Gun Control Essay
20 October 2010
On April 16, 2007, the Virginia Tech campus had the worst shooting in the American history. Around 7:15 a.m. in the morning, the murderer first opened fire in a dormitory, killing two people and injuring the many others. About two hours later, he shot thirty people, injured more than ten people, and then committed suicide. Thirty-three bright lives instantaneously vanished (CNN newsroom). People strongly condemned the shooter, expressed condolences, and started social reflections. Some from a campus security perspective, some from human rights perspective, some from college students’ mental health point of view.
Naturally, the greatest number of reflection and criticism is on the American gun control system. Why not ban guns? As early as 1968, the U.S Government has issued a national law that regulates gun control. Forty years later, the U.S Government has established many regulatations related to firearms control, but firearm violence has not been effectively curbed. Although there is a constitutional right for Americans to own guns for protection, regulation of gun ownership through strict law is necessary to minimize violent crime and reduce resulting medical costs.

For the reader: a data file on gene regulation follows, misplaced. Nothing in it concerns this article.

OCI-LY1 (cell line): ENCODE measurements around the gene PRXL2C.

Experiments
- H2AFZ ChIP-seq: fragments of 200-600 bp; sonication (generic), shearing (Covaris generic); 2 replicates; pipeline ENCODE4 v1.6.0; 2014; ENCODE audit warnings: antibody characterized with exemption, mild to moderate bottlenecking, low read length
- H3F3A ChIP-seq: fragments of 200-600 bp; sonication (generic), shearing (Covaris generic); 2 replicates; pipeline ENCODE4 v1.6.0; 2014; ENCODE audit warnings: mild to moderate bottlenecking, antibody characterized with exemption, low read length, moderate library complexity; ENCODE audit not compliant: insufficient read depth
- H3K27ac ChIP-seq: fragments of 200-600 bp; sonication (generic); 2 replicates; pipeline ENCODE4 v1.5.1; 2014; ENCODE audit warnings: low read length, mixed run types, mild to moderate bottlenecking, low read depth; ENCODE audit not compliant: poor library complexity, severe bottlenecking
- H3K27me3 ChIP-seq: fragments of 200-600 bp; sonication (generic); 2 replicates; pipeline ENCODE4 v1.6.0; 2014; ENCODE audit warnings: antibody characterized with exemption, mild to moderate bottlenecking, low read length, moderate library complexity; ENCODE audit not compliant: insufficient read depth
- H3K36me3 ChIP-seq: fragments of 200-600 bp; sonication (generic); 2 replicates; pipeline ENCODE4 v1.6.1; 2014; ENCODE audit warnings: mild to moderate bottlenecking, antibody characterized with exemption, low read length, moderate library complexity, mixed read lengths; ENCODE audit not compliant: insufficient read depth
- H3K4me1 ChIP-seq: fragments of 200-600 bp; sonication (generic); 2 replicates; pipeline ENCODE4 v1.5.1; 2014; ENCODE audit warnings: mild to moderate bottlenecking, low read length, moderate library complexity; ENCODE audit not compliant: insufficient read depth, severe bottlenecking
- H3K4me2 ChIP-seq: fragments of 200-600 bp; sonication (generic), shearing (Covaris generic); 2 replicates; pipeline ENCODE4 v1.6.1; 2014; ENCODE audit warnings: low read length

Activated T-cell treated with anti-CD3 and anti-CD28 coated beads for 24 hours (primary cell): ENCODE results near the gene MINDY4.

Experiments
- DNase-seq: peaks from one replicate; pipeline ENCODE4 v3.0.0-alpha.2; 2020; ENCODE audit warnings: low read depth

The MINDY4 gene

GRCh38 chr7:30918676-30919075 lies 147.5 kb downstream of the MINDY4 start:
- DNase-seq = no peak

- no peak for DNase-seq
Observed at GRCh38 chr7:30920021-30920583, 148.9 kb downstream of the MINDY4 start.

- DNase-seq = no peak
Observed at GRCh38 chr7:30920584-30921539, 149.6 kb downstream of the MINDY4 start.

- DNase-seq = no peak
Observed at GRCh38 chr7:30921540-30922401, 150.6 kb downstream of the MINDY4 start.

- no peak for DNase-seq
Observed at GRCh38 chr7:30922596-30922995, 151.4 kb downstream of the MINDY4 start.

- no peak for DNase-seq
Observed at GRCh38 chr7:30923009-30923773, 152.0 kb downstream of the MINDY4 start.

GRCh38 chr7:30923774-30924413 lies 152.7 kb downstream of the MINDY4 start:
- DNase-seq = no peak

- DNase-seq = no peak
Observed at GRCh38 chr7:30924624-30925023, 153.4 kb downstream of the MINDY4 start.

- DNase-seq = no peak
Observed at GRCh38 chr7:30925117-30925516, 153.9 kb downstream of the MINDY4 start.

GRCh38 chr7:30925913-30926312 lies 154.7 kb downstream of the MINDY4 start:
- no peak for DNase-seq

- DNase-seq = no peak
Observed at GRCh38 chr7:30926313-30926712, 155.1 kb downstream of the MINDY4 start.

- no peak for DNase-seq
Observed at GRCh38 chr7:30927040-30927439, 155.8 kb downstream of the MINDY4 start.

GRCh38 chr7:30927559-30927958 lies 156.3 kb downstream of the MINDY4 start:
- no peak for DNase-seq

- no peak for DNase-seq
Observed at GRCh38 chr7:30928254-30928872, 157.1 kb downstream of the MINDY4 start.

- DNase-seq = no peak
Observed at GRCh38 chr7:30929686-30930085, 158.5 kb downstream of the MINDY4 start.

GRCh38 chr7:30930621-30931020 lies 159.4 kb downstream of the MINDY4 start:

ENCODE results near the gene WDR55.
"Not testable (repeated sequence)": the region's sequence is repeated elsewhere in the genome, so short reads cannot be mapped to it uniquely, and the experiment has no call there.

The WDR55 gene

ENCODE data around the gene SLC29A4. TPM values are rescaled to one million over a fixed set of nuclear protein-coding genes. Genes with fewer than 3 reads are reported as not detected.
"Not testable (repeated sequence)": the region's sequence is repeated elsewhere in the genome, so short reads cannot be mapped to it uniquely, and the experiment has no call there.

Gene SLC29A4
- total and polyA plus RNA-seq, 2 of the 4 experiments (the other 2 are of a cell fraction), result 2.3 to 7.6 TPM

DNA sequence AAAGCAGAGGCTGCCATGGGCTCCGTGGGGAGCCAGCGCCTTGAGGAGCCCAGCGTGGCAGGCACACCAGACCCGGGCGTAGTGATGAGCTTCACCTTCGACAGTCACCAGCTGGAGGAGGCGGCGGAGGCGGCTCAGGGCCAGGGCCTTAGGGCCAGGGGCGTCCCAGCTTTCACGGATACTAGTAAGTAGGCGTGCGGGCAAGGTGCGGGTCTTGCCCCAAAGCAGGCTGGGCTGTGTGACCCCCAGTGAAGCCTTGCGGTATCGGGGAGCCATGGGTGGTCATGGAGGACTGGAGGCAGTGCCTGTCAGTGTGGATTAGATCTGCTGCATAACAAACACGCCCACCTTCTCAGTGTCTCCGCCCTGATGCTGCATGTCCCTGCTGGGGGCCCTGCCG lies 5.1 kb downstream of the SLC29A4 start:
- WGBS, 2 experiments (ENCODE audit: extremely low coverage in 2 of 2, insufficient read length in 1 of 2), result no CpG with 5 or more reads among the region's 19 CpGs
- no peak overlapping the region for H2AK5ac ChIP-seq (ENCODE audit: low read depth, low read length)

Despite the overwhelming evidence that guns kill people, there are those who argue the opposite, saying that it is people who kill people and that the “right to bear arms” is a fundamental right. Guns increase violence and increase the crime rate because more people are murdered with guns than they are saved with guns. Those against stricter gun control believe that gun control laws violate the Second Amendment of our Constitution. The National Rifle Association (NRA) adamently asserts that American citizens have a right to keep and bear arms to protect themselves from harm because the Second Amendment of the Constitution states that ” the.